Friday, May 10, 2013
I love Ghostbusters, and this blog is going to be biased. There you go. The warning is out. These movies, cartoons, and games have helped shape me into the person I am today. These movies mix great humor with scary things to make an awesome combination that makes me happy to be part of the human race. What really pulls me into these movies is that they aren’t all-out spoof or gags. They have a chewy core of terror. Yes, the comedy covers up those elements, but they are incorporated to get people to watch horror without even realizing it. I have to say because of this movie and American Werewolf in London, I was terrified of dogs for a very long time. I was also afraid I would be mauled by a monster in front of a large crowd while people ignored my agony. I must mention the current video game. It’s gotten mixed reviews, but I loved it. It frightened me in ways only the best horror games have gotten to me. It submerged me in a world of occult artifacts and creepiness, which was of course mixed with humor, but still managed to spook me. There was a part where the protagonist is forced to walk down a hall of mirrors created in another dimension, and he gets trapped while looking for a ghost. I’m not sure if my game glitched or if the game was meant to do this, but I walked up and down that hallway for half an hour while mirrors shifted, images distorted, and my own sense of rationalization was muddled. Finally, I found the ghost and progressed, but to this day, I’m unsure what happened to solve the puzzle other than I had been stuck looking at myself and contemplating my shortcomings long enough. Again, there’s a lot of comedy in Ghostbusters, but there’s a touch of darkness, too. The hint of horror in these stories pops up several times in the first film. It jumps out at the beginning when the librarian shows her true form, it shows up when the containment unit explodes, and it turns its ugly face when Vinz mauls Louis in public. The atmosphere of the story contains the essence of horror--it’s in the architecture, the surreal, radiating colors, and the design of the ghosts. I love the comedy in Ghostbusters, but the stories win my heart because of the touch of spookiness they offer.
Friday, May 3, 2013
Dickens’ A Christmas Carol is magical in a dark fashion. It's been remade many times because the original has a sparkling touch of creepiness that makes it timeless. I enjoy Mickey's Christmas Carol thoroughly, as well as other remakes, but they do not have the same chill of the original. I’ve been trying to figure out what that chilling element is and employ it in some of my stories. So far, I haven’t been too successful because Dickens was such a master storyteller. However, I’ve narrowed a few things down. I'm not very religious, but I do prefer Christmas over Halloween, and elements in this tale are exactly why. Maybe, I shouldn't say Christmas either--maybe, I should say Winter Solstice. There is interesting dichotomy with holidays at that time of year. There’s a mix between light and darkness, as well as good and evil. A Christmas Carol portrays exactly those elements. Scrooge represents the rich, evil miser and the goodness of light overcomes the veil over him. It's obvious Scrooge is consumed by evil while his nephew, Bob Cratchit, and Tiny Tim portray the goodness of humanity. However, the ghosts illustrate physical incarnations of the dichotomy of light and darkness. These creatures are even more mysterious because they were not humans yet they are not angels or demons. They’re pushing Scrooge to overcome his shortcomings; however, they themselves cannot be considered good, especially not the ghost of Christmas future who is basically the incarnation of death. Is the incarnation of death good, evil or just a mysterious force doing its job? Either way, the angel of death has become a very fascinating icon, as have the ghosts in this tale. I also want to mention when Scrooge looks out his window and sees tortured souls screaming in the streets, I shuttered a little. He's viewing hell, and juxtaposing a view of hell with the tranquility expected on Christmas Eve is quite unsettling, yet very entertaining. However, the ending is happy as Scrooge overcomes his faults. The true meaning of the season shines through. There's something else about the story I want to touch upon. The Christmas Eve in this story contains a certain magic that makes it similar to the props that push plot along in other stories. Consider the wardrobe in The Lion, The Witch, and The Wardrobe. It's full of magic and wonder, which is similar to Dickons’ idea of Christmas Eve. Both fill the reader with a sense that anything is possible. Because of the real contrast of night and day--a bit of magic experienced by everyone--Christmas, Winter Solstice, and all the holidays around that time of year are possessed with a certain sense of wonder brought on by the natural magic of the earth’s orbit. Maybe these holidays are not haunted with the same specters as Halloween, but they are arguably haunted with mystery. I think I love A Christmas Carol because it portrays that marvelous yet terrifying charm contained in the essence of winter nights and winter holidays.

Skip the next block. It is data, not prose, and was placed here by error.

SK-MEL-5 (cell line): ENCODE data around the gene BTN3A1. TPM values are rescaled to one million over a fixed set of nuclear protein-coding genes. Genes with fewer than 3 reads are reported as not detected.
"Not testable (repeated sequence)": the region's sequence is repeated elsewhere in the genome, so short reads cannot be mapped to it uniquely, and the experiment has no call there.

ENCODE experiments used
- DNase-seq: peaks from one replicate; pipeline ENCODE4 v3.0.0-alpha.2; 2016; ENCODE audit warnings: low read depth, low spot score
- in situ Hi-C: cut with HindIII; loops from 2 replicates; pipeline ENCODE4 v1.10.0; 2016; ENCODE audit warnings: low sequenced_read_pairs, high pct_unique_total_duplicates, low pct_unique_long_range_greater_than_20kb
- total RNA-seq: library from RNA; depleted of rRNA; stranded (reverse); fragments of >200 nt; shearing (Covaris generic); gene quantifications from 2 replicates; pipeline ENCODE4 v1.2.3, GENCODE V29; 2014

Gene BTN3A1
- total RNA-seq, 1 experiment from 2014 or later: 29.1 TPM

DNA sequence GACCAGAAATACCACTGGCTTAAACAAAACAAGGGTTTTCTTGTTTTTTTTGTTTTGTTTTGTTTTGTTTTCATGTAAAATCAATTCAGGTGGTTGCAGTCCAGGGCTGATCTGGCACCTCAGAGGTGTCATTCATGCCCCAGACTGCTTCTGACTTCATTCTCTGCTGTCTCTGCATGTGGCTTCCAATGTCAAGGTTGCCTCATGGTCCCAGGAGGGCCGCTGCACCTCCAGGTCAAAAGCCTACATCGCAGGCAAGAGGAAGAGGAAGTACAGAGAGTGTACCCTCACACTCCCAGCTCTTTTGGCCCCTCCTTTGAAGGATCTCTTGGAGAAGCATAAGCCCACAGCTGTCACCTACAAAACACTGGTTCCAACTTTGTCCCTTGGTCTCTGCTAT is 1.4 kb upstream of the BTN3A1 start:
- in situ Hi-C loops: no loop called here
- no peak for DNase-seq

Thursday, April 25, 2013
Friday, April 19, 2013